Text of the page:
In Spanish calavera means "skull," but each year in Mexico around the time of the Day of the Dead (November 1-2), the term takes on a different meaning. At this time, it refers to the imaginary obituaries that appear in local newspapers and humorously criticize well-known individuals who are very much alive. These satirical poems do not have a specific length, meter, or rhyme scheme. The calavera resembles the pasquín of Spain, an anonymously written attack posted publicly, which may have been introduced to Central America by Hernán Cortés.

Rest in Pieces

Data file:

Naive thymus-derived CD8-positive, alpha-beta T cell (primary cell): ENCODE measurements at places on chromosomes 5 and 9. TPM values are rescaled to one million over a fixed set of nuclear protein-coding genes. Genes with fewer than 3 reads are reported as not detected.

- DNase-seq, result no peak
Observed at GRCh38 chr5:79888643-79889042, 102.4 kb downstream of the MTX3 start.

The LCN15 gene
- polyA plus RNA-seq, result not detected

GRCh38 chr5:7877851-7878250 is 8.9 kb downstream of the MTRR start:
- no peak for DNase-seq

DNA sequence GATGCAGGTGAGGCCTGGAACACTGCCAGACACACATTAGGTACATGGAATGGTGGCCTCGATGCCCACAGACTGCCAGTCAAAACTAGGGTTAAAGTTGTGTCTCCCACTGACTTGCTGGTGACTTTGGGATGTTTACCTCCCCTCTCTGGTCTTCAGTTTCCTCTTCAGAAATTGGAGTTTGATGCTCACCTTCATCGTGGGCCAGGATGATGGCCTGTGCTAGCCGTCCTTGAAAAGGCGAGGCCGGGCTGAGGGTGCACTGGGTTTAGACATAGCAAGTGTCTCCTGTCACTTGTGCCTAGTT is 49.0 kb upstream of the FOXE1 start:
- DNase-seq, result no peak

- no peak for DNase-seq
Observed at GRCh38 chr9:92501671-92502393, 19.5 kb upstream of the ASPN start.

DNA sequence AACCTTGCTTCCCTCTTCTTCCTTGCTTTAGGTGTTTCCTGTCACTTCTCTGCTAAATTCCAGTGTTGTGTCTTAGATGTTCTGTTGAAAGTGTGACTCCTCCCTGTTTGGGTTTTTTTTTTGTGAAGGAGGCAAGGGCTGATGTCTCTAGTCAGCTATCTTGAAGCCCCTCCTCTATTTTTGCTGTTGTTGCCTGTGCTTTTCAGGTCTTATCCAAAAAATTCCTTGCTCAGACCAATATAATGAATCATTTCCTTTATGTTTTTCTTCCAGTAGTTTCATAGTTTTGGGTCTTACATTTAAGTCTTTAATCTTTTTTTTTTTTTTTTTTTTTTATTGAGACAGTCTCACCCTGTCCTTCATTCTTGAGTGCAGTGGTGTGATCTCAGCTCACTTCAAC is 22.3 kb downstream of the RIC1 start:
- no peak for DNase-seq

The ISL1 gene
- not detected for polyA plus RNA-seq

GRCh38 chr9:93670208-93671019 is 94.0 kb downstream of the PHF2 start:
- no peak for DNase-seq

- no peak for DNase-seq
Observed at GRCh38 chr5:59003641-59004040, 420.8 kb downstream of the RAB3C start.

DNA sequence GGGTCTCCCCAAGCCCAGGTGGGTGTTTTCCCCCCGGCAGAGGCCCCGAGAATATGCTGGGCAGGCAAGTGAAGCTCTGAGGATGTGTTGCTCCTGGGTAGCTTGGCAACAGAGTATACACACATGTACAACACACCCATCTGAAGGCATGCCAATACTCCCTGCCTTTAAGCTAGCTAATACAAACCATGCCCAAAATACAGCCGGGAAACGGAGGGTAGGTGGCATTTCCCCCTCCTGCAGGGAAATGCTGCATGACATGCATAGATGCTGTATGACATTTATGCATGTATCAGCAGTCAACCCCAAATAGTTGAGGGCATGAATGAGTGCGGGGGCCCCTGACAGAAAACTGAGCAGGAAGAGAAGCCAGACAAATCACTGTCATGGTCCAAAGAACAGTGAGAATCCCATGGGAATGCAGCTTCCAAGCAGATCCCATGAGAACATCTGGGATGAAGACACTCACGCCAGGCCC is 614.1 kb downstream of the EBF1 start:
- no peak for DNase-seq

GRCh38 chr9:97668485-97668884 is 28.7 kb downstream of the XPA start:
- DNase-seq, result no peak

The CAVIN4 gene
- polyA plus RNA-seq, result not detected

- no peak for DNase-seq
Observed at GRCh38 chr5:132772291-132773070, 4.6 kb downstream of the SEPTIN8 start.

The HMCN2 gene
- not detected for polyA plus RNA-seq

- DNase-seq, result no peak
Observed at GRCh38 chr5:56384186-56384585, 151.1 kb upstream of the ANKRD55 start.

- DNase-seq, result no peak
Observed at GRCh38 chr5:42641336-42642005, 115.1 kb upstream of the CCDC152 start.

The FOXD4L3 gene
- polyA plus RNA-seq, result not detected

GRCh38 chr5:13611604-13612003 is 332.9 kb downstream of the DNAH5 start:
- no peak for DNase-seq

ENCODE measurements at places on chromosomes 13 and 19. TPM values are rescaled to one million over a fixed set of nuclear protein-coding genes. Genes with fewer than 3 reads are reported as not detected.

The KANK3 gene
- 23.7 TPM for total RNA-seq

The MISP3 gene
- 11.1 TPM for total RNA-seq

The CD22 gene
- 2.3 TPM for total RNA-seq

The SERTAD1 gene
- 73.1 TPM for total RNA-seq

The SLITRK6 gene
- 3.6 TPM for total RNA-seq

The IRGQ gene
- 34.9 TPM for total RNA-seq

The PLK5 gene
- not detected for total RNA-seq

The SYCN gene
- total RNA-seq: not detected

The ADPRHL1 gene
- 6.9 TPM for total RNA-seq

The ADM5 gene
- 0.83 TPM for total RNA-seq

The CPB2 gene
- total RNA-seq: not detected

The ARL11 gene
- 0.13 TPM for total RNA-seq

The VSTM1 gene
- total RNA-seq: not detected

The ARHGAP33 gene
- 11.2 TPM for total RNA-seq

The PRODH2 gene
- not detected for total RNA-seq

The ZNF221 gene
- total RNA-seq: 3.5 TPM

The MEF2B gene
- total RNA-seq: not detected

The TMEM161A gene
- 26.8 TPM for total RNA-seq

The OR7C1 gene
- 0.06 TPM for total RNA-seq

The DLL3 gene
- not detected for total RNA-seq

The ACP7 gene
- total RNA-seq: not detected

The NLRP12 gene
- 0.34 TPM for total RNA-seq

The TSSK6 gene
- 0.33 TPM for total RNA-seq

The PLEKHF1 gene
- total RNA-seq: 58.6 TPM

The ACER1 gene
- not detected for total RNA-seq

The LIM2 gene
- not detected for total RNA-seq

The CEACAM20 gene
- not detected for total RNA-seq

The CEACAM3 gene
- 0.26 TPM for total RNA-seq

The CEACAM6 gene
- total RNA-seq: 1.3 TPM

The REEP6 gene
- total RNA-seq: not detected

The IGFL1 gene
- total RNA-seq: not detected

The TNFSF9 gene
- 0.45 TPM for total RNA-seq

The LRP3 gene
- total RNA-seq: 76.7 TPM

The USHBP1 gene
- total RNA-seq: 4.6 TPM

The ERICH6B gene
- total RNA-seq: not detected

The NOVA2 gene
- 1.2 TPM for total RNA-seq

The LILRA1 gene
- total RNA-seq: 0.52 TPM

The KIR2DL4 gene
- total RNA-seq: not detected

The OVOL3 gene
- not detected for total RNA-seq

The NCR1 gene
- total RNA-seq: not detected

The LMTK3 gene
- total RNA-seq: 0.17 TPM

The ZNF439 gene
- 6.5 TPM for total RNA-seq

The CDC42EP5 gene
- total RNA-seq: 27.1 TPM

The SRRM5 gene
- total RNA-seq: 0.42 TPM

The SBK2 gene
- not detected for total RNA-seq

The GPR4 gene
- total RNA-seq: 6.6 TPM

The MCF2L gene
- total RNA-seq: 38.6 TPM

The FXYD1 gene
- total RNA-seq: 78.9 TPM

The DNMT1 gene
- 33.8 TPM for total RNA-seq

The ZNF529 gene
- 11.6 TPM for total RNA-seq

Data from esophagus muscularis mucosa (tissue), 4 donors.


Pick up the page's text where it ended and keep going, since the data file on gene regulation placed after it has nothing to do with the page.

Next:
Satire thrives in calaveras,
Sharply honed throughout the eras.
Fake obits appear in papers;
Subjects get a case of vapors.

Like the pasquinade in tenor,
Calaveras match its splendor
Through opinions voiced in public
Though it's not the selfsame rubric.

Classical Calavera

Anonymous Herbalist

She who claims that aloe vera,
Plant of choice of curandera,
Used in cualquier manera
Might prolong one's present era
Still ends up a calavera.

Roman Poetaster

He who wrote those double-dactyls
Grates like wheels on rusty axels.
Squeaky wheels can be forgiven;
Writing those cannot be shriven.

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